Post written by Mary W.
Most of us have read, or at least heard of, Heather Has Two Mommies by Lesléa Newman and Laura Cornell, which was recently reissued this year. In addition to this book, there many others that deal with the concept of same-sex parents (please see below for a short list). In the media most recently we’ve heard a lot about gender identity. Many children and adults identify with a gender opposite of which they were born. Some do not identify with either gender. If you have an inquisitive child who wants to know more, luckily there have been some great books published within the past 15 years on this subject.
Harvey Fierstein’s The Sissy Duckling broaches the subject of what a boy’s role and what a girl’s role is within society. Elmer is called a sissy not only by his peers but also by his father when he refuses to embrace sports or fort building. Instead he enjoys baking and puppetry, and for this he is ridiculed. In the end Elmer accepts himself for what he is and takes back the word sissy as something to be proud to be. In the same vein, 10,000 Dresses by Marcus Ewert has Bailey’s family not accepting her dream of wearing dresses. When she dreams about different kinds of dresses and expresses her desire to wear them, her family does not support this decision. The best lesson, I believe, in this book is that Bailey who was born a boy is identified with female pronouns throughout. It is very important to the transgendered community to be addressed by the gender they identify with and this book brings that to the forefront. Not all is swell in Bailey’s world even at the end, which is a tough but important lesson for children to learn.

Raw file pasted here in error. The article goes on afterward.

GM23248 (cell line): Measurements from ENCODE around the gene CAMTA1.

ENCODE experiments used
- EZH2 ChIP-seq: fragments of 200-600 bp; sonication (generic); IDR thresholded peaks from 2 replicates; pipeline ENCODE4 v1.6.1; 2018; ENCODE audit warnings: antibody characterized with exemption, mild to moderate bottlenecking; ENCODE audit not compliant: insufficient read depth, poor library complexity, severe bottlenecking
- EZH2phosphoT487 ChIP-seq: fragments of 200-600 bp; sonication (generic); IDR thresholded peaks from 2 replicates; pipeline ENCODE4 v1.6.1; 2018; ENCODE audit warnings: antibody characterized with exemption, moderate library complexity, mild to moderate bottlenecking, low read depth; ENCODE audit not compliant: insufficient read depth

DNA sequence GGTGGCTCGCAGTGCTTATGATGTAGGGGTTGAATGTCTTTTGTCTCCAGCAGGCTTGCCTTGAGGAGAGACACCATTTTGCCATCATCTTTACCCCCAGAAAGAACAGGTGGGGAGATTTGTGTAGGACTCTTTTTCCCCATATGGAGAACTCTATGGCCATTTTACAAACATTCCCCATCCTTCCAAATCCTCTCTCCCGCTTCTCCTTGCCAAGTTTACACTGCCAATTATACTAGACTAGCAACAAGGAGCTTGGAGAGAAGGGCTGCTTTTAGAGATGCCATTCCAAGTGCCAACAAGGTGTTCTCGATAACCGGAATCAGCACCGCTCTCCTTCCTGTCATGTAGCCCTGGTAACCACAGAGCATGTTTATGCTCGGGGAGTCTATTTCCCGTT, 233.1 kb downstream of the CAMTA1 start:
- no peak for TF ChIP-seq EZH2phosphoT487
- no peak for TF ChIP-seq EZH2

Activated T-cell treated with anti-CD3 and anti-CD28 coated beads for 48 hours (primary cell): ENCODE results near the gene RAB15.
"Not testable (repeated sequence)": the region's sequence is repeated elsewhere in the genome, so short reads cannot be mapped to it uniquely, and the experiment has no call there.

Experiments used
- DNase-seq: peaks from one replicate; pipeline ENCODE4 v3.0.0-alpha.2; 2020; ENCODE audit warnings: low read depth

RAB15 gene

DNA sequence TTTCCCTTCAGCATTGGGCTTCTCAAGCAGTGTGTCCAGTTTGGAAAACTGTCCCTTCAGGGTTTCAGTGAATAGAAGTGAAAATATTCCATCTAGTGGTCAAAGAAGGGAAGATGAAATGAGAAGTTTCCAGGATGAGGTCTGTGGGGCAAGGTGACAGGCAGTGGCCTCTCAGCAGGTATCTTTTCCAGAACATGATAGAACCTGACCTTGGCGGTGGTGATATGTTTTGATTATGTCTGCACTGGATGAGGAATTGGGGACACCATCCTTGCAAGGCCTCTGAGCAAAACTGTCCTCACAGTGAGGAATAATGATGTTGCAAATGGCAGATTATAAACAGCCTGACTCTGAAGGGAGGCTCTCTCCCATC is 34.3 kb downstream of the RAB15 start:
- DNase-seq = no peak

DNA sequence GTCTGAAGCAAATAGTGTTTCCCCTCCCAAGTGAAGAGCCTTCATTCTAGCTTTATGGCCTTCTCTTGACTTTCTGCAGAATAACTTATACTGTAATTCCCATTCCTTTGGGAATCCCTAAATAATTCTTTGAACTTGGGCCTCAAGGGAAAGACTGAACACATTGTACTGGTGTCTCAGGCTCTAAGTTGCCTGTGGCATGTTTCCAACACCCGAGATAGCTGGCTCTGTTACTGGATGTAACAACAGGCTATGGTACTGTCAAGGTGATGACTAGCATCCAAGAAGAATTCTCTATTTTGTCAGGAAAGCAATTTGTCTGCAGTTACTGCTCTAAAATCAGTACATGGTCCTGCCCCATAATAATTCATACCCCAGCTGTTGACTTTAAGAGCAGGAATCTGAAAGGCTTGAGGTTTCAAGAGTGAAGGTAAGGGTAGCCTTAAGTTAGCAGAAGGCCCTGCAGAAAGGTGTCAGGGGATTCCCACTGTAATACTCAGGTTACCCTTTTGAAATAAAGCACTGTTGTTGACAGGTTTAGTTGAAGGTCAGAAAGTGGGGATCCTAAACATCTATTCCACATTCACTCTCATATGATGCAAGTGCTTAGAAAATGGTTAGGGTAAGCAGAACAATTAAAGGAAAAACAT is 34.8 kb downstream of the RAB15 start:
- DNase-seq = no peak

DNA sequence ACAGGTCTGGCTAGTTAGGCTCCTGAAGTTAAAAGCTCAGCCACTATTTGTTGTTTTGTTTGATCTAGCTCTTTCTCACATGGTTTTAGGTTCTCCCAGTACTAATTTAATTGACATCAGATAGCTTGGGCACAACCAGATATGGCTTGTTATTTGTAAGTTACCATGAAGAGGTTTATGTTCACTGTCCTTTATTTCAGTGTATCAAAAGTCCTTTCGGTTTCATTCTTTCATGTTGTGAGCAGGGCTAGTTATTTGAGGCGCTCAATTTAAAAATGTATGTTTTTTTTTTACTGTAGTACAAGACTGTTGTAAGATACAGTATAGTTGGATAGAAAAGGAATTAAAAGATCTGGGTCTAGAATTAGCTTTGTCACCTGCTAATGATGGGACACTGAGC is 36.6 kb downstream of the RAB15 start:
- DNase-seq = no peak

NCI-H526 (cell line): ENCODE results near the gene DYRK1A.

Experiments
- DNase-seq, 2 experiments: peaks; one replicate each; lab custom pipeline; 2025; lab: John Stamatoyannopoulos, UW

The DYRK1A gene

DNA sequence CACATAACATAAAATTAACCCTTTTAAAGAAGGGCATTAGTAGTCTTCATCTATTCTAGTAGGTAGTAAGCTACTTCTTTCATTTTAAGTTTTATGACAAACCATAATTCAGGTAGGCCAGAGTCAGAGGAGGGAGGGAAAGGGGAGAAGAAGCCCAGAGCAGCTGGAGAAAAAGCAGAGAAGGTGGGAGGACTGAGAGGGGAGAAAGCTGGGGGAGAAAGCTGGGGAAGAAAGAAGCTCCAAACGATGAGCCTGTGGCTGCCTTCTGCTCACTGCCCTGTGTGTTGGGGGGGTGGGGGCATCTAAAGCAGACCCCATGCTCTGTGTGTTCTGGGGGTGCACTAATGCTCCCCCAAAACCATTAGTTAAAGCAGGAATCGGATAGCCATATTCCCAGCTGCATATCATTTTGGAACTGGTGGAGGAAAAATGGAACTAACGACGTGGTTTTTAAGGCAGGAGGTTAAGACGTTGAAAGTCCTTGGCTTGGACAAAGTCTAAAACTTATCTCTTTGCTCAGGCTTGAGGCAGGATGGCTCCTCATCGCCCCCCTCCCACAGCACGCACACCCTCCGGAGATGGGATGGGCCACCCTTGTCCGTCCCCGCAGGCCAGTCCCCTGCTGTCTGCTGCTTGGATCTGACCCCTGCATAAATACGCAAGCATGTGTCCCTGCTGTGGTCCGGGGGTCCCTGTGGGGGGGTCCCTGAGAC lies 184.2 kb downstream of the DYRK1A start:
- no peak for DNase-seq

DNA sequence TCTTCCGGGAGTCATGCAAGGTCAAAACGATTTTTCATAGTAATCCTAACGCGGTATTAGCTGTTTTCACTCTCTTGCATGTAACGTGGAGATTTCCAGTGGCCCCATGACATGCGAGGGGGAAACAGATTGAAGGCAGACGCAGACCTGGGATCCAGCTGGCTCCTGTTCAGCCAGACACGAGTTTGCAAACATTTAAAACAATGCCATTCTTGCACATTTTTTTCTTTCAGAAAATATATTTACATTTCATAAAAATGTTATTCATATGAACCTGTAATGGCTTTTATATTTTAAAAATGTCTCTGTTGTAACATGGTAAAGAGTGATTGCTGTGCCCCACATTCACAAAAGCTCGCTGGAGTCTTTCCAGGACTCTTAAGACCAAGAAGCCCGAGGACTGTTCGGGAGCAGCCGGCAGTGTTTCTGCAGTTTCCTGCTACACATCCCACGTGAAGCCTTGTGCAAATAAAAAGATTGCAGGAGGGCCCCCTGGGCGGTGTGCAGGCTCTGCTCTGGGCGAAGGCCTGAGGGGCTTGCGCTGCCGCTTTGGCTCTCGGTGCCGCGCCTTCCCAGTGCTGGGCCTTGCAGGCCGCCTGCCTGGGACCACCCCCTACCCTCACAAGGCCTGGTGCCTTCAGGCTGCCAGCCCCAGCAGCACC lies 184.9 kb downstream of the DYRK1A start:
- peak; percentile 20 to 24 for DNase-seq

Many of these picture books address the topic of children wearing clothing traditionally meant for the opposite gender, as well as activities that many see separated as “boys” and “girls.” In Morris Micklewhite and the Tangerine Dress by Christine Baldacchino, Morris is ridiculed for wanting to wear a dress. Within the story he is taunted by his school peers, including the boys accusing him of trying to turn them into girls. In the end most everyone learns to accept Morris, dress and all, with the exception of one little girl. Another important lesson to learn, even when you accept yourself for who you are there are some who never will.
Two more books that address the subject of boys wanting to wear “girl” clothing are My Princess Boy by Cheryl Kilodavis and Jacob’s New Dress by Sarah and Ian Hoffman. In both of these stories the child has the support of their parent(s), even if there are some reservations. And don’t forget about Tomie dePaola’s Oliver Button is a Sissy, which addressed gender conformity back in 1979! If you are looking for more stories, for younger and older children, please check out the American Library Association’s Stonewall Awards which can be found here: http://www.ala.org/glbtrt/award/honored
List of Picture Books with Same-Sex Parents:
And Tango Makes Three by Justin Richardson and Peter Parnell
In Our Mothers’ House by Patricia Polacco
Mommy, Mama, and Me by Lesléa Newman and Carol Thompson
Daddy, Papa, and Me by Lesléa Newman and Carol Thompson
A Tale of Two Mommies by Vanita Oelschlager and Mike Blanc
A Tale of Two Daddies by Vanita Oelschlager and Kristin Blackwood